The Chemical Brothers: Star Guitar 


directed by Michel Gondry, features what looks like a continuous shot filmed from the window of a speeding train passing through towns and countryside

Star Guitar is the second single from The Chemical Brothers 2002 album Come with Us. The song reached number eight in the UK Singles Chart. Star Guitar is approximately 126 beats per minute and in the key of F major.

The song contains a four measure-long acoustic guitar sample from the David Bowie song, Starman, hence the name, Star Guitar. This sample is repeated throughout the majority of the track, with various musical elements playing off of it as a main theme.


The music video, directed by Michel Gondry, features what looks like a continuous shot filmed from the window of a speeding train passing through towns and countryside; however, the buildings and objects passing by appear exactly in time with the various beats and musical elements of the track. The video is based on DV footage Gondry shot while on vacation in France; the train ride between Nîmes and Valence was shot ten different times during the day to get different light gradients. The Pont du Robinet as well as Pierrelatte's station can be seen. Gondry had experimented with a different version of the same effect in his video for Daft Punk's Around the World, where he had represented each element of the music with a dancer.

Gondry actually plotted out the synchronization of the song on graph paper before creating the video, eventually modelling the scenery with oranges, forks, tapes, books, glasses and tennis shoes.


Source: Wikipedia



The Chemical Brothers: Star Guitar, *****, trains, Video Clip


Rewind, Play, Fast Forward (2010) – The Past, Present and Future of the Music Video by Henry Keazor, Thorsten Wübbena (eds.) brings together different disciplines as well as journalists, museum curators and gallery owners in order to take a discussion of the past and present of the music video as an opportunity to reflect upon suited methodological approaches to this genre and to allow a glimpse into its future. (transcript Verlag)

Notation. Calculation and Form in the Arts (2008) is a comprehensive catalogue (in German) edited by Dieter Appelt, Hubertus von Amelunxen and Peter Weibel which accompanied an exhibition of the same name at the Academy of the Arts, Berlin and the ZKM | Karlsruhe. (ZKM)



Len Lye (2009) co-edited by the curator Tyler Cann and the writer, critic and poet Prof. Wystan Curnow is a tribute to one of New Zealand’s most internationally acclaimed artists is the most comprehensive visual presentation of Len Lye’s art to date.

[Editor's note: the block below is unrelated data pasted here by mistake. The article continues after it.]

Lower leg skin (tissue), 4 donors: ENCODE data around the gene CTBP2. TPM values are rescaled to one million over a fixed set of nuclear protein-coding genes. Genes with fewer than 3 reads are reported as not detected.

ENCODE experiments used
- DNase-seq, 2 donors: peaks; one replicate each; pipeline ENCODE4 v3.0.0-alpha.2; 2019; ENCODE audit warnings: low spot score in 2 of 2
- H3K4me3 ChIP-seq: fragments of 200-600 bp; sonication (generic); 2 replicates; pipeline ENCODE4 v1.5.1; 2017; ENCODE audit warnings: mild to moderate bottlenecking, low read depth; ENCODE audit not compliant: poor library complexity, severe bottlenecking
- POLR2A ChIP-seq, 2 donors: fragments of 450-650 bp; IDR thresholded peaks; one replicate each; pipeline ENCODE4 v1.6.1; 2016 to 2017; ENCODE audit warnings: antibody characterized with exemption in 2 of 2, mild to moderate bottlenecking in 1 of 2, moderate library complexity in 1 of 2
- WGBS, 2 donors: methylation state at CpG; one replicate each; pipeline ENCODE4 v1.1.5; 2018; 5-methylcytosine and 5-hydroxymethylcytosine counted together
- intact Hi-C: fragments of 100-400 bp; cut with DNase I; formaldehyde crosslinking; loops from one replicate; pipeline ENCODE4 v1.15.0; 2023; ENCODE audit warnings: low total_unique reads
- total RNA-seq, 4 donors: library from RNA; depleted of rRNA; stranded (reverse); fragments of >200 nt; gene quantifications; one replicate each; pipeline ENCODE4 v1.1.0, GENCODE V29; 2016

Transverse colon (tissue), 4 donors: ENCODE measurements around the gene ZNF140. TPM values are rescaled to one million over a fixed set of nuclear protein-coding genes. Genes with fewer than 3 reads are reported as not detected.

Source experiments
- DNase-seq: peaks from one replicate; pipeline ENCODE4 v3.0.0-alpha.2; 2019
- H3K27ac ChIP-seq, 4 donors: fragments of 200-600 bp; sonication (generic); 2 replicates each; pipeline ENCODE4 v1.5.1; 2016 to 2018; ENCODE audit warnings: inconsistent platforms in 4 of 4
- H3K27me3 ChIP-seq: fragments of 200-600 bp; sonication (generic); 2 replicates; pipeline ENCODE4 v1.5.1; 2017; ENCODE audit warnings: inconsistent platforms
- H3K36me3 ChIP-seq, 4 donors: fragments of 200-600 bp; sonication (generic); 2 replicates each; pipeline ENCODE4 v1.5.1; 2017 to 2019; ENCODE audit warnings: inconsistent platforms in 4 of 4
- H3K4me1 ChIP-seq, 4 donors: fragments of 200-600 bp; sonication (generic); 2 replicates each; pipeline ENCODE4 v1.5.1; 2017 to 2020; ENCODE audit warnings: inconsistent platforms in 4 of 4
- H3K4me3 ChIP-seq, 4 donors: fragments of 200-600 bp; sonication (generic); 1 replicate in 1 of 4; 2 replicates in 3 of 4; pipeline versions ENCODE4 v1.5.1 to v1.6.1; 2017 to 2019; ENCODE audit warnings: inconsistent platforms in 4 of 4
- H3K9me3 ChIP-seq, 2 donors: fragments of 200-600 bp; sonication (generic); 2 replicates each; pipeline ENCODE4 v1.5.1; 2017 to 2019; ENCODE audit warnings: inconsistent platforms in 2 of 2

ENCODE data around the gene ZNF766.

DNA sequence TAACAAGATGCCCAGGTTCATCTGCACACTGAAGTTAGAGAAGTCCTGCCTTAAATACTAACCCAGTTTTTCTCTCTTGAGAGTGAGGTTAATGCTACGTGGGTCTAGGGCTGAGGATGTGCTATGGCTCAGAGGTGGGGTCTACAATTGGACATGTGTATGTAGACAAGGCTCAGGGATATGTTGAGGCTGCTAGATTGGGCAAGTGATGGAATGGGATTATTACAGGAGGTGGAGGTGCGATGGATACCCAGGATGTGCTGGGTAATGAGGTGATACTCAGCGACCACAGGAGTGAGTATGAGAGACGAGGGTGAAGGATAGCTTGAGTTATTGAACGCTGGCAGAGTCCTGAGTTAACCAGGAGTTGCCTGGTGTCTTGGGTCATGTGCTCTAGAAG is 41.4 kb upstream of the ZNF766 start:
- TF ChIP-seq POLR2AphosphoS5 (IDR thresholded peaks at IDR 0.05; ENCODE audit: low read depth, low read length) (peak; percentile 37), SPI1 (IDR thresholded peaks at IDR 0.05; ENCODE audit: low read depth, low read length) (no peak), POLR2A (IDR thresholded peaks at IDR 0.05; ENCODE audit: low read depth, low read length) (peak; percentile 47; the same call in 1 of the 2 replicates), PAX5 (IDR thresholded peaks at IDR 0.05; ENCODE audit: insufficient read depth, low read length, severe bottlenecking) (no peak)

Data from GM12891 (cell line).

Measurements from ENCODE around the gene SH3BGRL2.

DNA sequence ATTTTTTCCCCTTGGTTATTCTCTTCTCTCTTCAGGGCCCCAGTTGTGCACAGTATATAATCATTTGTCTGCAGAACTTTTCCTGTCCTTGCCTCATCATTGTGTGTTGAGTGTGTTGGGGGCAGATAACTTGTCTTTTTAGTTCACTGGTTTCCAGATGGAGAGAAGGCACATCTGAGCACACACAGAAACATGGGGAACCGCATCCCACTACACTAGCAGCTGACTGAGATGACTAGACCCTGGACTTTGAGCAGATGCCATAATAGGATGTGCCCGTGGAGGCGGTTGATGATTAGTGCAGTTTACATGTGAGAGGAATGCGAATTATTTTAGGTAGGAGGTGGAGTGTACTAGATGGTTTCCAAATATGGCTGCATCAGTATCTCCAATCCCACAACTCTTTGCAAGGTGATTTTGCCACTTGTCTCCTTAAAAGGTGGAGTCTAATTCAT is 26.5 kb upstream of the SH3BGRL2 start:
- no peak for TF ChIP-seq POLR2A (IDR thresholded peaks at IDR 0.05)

Over 1,000 new photographs were created and hundreds of them selected for this image-rich publication, presenting the full range of Len Lye’s work, from drawings and paintings right through to his photograms and kinetic experimentations. (Govett-Brewster)

See this Sound (2009) by Liz Kotz (Author), Cosima Rainer (Editor), Stella Rollig (Editor), Dieter Daniels (Editor), Manuela Ammer (Editor) compiles a huge number of artists, filmmakers, composers and performers, reaching back into the early twentieth century and into the present to survey overlaps between not only sound and art, sound and film, and the metaphor of cinema as rhythm or symphony. Proceeding chronologically, the book takes the early cinematic eye music of Hans Richter as a starting point, noting parallel works by Walter Ruttmann and Oskar Fischinger; moving into the postwar period, the art/cinema/ music experiments of Peter Kubelka, Valie Export and Michael Snow are discussed, establishing precedents to similar work by Rodney Graham, Carsten Nicolai, Jeremy Deller and many others. (Artbook)

Ohi Ho Bang Bang (1988) - The music in this video was created from the sounds being played live during filming. The film actually shows what you hear. It is a collaboration between Holger Hiller, Akiko Hada and Karl Bonnie. (Holger Hiller)

David O'Reilly (*1985) is a young Irish animator working out of Berlin. 2009 he won the best short film Golden Bear in Berlin for Please Say Something, a melancholy modern day kitchen sink drama between a loving cat-type creature and an inattentive mouse. He also created the Youtube cult Octocat animations under the pseudonym Randy Peters, a nine year old kid. He also directed the lush animated video for U2 and their new single I'll Go Crazy If I Don't Go Crazy Tonight and has made it into another beautiful small dramatic story. (

Swinging the Lambeth Walk (1939) - The four-minute, hand-painted Dufaycolor film with a colour accompaniment by Len Lye, matches visual motifs to musical instruments: diagonals introduce piano phrases, circles express drum beats, wavy horizontals represent guitars licks, vertical lines map base parts, etc. Primary red, blue and deep green colour fields are rendered frameless by upwardly cascading kite shapes, luminous tapered stripes, and batik-like patterns. (Senses of Cinema)